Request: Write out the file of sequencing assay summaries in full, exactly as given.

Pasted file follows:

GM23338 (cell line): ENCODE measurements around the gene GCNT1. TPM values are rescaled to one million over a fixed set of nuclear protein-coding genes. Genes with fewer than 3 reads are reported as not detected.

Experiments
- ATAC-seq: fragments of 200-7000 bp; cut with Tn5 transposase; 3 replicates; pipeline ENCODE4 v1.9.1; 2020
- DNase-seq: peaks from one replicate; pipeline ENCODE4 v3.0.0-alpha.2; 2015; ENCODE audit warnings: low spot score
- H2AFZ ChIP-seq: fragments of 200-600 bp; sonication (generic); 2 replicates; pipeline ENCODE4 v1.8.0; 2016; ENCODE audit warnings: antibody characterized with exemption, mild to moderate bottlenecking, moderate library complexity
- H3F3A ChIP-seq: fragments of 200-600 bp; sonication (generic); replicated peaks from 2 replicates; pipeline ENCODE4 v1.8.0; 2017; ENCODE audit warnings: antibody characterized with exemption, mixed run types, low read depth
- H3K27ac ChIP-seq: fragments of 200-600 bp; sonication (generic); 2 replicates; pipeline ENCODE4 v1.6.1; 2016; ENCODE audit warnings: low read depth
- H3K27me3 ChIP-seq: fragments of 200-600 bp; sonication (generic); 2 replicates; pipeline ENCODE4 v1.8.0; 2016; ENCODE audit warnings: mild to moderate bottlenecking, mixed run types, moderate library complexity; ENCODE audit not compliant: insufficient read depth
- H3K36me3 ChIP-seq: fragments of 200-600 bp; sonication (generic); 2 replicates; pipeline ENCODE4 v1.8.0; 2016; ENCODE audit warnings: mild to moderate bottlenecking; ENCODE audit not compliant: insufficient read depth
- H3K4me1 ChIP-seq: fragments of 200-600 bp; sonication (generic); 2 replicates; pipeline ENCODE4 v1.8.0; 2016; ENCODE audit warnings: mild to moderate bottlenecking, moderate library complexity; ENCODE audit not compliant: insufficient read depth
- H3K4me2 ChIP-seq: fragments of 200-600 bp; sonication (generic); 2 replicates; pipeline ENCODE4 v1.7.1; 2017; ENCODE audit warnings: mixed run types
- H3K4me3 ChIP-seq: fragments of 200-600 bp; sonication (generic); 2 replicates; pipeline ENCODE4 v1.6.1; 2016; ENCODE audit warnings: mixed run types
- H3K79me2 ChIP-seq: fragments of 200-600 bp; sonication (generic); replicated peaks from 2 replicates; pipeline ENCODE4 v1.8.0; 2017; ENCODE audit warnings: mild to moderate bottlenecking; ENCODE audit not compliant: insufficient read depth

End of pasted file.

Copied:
GM23338 (cell line): ENCODE measurements around the gene GCNT1. TPM values are rescaled to one million over a fixed set of nuclear protein-coding genes. Genes with fewer than 3 reads are reported as not detected.

Experiments
- ATAC-seq: fragments of 200-7000 bp; cut with Tn5 transposase; 3 replicates; pipeline ENCODE4 v1.9.1; 2020
- DNase-seq: peaks from one replicate; pipeline ENCODE4 v3.0.0-alpha.2; 2015; ENCODE audit warnings: low spot score
- H2AFZ ChIP-seq: fragments of 200-600 bp; sonication (generic); 2 replicates; pipeline ENCODE4 v1.8.0; 2016; ENCODE audit warnings: antibody characterized with exemption, mild to moderate bottlenecking, moderate library complexity
- H3F3A ChIP-seq: fragments of 200-600 bp; sonication (generic); replicated peaks from 2 replicates; pipeline ENCODE4 v1.8.0; 2017; ENCODE audit warnings: antibody characterized with exemption, mixed run types, low read depth
- H3K27ac ChIP-seq: fragments of 200-600 bp; sonication (generic); 2 replicates; pipeline ENCODE4 v1.6.1; 2016; ENCODE audit warnings: low read depth
- H3K27me3 ChIP-seq: fragments of 200-600 bp; sonication (generic); 2 replicates; pipeline ENCODE4 v1.8.0; 2016; ENCODE audit warnings: mild to moderate bottlenecking, mixed run types, moderate library complexity; ENCODE audit not compliant: insufficient read depth
- H3K36me3 ChIP-seq: fragments of 200-600 bp; sonication (generic); 2 replicates; pipeline ENCODE4 v1.8.0; 2016; ENCODE audit warnings: mild to moderate bottlenecking; ENCODE audit not compliant: insufficient read depth
- H3K4me1 ChIP-seq: fragments of 200-600 bp; sonication (generic); 2 replicates; pipeline ENCODE4 v1.8.0; 2016; ENCODE audit warnings: mild to moderate bottlenecking, moderate library complexity; ENCODE audit not compliant: insufficient read depth
- H3K4me2 ChIP-seq: fragments of 200-600 bp; sonication (generic); 2 replicates; pipeline ENCODE4 v1.7.1; 2017; ENCODE audit warnings: mixed run types
- H3K4me3 ChIP-seq: fragments of 200-600 bp; sonication (generic); 2 replicates; pipeline ENCODE4 v1.6.1; 2016; ENCODE audit warnings: mixed run types
- H3K79me2 ChIP-seq: fragments of 200-600 bp; sonication (generic); replicated peaks from 2 replicates; pipeline ENCODE4 v1.8.0; 2017; ENCODE audit warnings: mild to moderate bottlenecking; ENCODE audit not compliant: insufficient read depth